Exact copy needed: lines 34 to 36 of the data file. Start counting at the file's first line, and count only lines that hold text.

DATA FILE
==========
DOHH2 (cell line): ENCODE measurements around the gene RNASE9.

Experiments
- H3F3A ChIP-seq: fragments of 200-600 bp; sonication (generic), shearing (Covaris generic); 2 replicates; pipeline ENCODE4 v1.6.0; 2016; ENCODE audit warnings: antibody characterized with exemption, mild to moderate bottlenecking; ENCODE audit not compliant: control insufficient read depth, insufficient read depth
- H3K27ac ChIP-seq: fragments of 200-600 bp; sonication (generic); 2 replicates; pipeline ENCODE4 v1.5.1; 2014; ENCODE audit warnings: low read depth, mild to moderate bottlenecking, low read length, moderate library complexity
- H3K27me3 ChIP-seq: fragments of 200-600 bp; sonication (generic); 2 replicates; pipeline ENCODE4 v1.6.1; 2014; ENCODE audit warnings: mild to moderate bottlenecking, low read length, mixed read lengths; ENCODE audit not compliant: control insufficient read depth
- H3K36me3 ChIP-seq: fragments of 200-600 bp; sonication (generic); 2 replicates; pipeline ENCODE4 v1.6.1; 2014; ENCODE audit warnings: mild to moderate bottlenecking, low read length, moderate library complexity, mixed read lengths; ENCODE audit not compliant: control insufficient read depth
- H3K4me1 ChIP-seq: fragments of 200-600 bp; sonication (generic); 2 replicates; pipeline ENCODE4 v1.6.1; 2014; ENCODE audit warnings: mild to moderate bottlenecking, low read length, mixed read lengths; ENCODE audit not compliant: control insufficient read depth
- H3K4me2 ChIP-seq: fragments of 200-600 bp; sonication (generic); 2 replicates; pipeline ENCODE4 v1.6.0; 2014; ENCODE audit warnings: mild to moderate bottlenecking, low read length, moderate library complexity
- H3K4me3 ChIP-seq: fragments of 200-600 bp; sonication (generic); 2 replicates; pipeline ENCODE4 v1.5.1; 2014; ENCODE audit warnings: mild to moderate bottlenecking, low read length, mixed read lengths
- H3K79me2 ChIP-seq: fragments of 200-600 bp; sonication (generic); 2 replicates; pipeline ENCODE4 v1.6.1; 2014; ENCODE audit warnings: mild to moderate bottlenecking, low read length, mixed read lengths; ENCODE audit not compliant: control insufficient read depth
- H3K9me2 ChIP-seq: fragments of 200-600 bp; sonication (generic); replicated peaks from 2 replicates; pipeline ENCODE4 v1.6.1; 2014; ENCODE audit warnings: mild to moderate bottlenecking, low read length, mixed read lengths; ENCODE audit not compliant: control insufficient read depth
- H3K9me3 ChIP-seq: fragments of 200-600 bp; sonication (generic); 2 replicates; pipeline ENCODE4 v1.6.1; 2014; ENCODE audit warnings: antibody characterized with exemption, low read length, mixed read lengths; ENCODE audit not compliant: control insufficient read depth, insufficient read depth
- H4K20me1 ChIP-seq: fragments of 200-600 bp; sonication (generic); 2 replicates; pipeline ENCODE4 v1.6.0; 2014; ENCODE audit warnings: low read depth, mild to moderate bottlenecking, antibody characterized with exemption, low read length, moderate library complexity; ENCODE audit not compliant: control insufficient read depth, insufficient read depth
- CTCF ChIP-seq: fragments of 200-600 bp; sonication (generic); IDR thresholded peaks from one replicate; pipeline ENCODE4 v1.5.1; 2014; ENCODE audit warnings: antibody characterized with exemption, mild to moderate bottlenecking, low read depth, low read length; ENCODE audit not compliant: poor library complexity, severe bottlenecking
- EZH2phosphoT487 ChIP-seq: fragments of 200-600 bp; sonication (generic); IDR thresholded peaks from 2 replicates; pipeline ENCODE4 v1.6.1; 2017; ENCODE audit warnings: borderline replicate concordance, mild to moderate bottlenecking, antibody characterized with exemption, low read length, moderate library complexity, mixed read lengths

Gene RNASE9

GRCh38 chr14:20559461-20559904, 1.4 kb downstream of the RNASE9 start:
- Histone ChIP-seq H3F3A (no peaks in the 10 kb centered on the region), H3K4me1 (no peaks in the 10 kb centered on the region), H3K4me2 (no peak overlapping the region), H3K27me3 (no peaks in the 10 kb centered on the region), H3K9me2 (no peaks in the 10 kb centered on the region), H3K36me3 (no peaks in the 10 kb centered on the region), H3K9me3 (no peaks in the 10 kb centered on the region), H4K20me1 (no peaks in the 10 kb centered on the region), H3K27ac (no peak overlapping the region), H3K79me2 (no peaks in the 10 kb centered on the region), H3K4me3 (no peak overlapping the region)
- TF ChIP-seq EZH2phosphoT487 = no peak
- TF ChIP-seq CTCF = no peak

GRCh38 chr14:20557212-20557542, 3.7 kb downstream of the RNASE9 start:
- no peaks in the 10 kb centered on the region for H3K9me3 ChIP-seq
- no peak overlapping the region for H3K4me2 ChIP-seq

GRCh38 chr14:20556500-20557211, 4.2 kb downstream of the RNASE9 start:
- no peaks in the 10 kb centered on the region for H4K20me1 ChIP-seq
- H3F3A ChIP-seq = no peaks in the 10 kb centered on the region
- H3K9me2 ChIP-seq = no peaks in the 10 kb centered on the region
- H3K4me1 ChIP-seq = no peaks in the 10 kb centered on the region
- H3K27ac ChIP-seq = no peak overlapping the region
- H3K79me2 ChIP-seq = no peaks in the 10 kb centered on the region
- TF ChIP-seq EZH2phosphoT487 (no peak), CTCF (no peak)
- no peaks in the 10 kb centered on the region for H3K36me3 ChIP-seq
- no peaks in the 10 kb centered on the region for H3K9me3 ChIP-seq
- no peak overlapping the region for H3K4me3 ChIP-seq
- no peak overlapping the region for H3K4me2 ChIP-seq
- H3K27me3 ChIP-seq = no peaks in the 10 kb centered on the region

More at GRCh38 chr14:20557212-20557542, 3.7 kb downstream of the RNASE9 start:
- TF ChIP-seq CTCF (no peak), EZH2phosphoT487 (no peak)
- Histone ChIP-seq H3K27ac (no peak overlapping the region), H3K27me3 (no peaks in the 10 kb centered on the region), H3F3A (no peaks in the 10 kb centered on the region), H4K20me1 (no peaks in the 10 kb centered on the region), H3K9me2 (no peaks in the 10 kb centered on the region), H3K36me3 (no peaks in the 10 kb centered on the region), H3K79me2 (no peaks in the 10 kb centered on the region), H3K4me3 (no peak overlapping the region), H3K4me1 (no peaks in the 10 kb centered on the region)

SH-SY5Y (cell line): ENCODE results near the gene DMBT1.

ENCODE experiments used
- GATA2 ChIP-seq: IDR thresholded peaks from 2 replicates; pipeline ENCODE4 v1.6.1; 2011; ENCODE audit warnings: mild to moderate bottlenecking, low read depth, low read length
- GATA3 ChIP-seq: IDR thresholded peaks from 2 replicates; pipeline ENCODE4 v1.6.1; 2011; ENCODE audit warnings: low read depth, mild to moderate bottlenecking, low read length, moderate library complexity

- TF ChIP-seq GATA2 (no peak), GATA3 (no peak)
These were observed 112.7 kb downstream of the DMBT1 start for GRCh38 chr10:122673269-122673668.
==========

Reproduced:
- no peak overlapping the region for H3K4me3 ChIP-seq
- no peak overlapping the region for H3K4me2 ChIP-seq
- H3K27me3 ChIP-seq = no peaks in the 10 kb centered on the region